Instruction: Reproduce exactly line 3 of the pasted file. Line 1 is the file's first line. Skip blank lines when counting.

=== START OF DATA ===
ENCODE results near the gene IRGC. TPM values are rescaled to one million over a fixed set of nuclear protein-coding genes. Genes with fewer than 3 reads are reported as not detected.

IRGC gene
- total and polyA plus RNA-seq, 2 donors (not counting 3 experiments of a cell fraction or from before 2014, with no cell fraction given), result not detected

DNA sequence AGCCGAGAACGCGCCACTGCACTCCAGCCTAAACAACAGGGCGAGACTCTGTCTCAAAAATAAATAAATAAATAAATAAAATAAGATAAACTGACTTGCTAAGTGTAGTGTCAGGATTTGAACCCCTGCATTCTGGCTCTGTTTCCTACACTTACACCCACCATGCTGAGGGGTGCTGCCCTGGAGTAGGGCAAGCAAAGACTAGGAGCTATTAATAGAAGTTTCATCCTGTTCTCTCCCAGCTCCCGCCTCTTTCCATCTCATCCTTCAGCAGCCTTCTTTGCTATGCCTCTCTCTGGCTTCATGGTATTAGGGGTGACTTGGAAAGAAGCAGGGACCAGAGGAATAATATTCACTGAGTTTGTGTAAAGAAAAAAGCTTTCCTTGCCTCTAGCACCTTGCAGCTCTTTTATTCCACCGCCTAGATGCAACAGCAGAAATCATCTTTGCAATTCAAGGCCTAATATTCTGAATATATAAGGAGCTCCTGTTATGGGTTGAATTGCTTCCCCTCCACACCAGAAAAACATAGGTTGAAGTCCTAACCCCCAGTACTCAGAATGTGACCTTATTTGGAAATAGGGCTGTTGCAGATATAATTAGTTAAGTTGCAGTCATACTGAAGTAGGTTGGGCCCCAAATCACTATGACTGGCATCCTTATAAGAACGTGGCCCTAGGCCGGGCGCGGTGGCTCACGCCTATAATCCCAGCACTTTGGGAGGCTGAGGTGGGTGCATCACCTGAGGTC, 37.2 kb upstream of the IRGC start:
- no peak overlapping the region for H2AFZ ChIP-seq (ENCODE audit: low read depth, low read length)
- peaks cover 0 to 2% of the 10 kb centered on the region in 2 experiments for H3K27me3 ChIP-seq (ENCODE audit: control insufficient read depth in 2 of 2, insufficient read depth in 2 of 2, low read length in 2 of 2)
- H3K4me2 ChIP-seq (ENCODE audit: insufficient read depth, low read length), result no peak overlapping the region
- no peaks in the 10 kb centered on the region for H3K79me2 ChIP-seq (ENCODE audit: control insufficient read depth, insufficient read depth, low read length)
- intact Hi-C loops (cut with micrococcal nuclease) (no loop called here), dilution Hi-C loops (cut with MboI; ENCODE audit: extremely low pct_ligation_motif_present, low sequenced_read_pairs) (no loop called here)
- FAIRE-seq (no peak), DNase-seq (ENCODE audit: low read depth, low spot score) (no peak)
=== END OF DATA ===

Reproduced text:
- total and polyA plus RNA-seq, 2 donors (not counting 3 experiments of a cell fraction or from before 2014, with no cell fraction given), result not detected